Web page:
When I was 13, I learned that it was a good idea to start carrying a mini pack of Kleenexes in my backpack. You know, just in case. As I entered young adulthood, I began to bring a sweatshirt, water bottle, pens, notebook, and snack with me. If you had asked me if I was a good planner, I would have proudly said, “Yes!” 

Meanwhile, if you asked me what courses I would be taking the following semester, where I’d be living in a year, or how much money I wanted to be making, I would have drawn a blank. My wife probably had all of these things written down by age 12. 

I mistook a little short-term preparedness for real planning. When it came to actual planning – as in, crafting a PLAN for how I intended my life to proceed – I was pretty resistant. It felt confining and unspontaneous. But I eventually learned that a lack of planning often led to suffering. It could mean disappointing other people, feeling scattered and disorganized, and being limited in what I could achieve. 

So I began to plan out of necessity. Making plans allowed me to have working relationships and a functional medical practice. Yet, I still hadn’t expanded into planning out of creativity. That didn’t dawn on me until years later.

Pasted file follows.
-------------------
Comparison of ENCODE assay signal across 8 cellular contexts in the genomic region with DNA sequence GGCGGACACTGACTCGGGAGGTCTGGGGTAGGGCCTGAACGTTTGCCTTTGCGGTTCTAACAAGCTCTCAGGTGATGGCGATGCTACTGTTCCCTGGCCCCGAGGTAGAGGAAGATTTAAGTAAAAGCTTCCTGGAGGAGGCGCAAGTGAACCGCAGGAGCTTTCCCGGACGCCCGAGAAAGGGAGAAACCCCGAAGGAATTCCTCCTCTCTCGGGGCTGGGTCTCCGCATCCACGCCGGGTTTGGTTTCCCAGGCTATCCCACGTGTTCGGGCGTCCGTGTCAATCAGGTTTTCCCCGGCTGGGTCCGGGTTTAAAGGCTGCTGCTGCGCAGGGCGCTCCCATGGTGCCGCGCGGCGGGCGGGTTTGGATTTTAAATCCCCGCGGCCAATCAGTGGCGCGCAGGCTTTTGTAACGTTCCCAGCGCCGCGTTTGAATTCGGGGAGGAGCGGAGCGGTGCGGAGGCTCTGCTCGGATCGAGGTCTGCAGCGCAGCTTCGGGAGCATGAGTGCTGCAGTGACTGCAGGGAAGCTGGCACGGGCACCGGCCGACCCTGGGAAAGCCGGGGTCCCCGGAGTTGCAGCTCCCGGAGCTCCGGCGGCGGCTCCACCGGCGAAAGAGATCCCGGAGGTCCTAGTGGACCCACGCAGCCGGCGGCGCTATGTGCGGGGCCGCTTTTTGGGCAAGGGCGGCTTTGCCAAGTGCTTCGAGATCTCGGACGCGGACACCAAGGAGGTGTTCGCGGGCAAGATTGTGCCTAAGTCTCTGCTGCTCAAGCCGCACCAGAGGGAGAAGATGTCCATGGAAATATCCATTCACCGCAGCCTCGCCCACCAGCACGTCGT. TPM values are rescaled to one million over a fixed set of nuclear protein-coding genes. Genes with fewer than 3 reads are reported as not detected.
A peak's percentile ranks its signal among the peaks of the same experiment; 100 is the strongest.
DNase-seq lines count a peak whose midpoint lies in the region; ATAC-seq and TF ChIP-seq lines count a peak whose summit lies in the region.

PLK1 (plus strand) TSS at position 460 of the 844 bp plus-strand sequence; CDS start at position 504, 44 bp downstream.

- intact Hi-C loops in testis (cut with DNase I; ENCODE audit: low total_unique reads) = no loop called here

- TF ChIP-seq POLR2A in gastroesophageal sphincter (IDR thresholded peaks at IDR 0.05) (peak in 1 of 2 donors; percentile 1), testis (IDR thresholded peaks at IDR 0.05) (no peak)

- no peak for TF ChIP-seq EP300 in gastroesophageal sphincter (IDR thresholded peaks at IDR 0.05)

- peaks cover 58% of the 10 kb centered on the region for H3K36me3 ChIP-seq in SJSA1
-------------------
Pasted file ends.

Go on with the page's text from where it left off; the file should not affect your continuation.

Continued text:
Then it hit me that planning is the pivotal act in accepting one’s role as a creator of one’s life. From this perspective, planning becomes like playing. It combines imagination and intention, and when we really open ourselves to this form of play, it’s truly magical. 

We created The Dreambook to help people approach planning this way – as a means of creation. It’s so much like playing that when we’re immersed in imaginative play, we may sometimes set new creations into motion. Briana started doing this spontaneously as a child. 

A few years ago, she found a diary from her tweens that she had completely forgotten about. In the diary she had written about what her adulthood would be like. It wasn’t quite the deliberate process we teach; rather, it was more of a free, self-trusting expression of what she expected to create. And even though she forgot about it, we were amazed to discover how accurately her future turned out to match her diary – right down to the dates when certain achievements would occur!

I believe it’s an especially important time for all of us to begin to approach life-creation in this way. When bad news and uncertainty can so easily color our experience of the world, it’s vital that we stoke our inner creative fire. I’m proud of how well the Dreambook has helped people recognize this fire and feed it. Please join us!

Be well,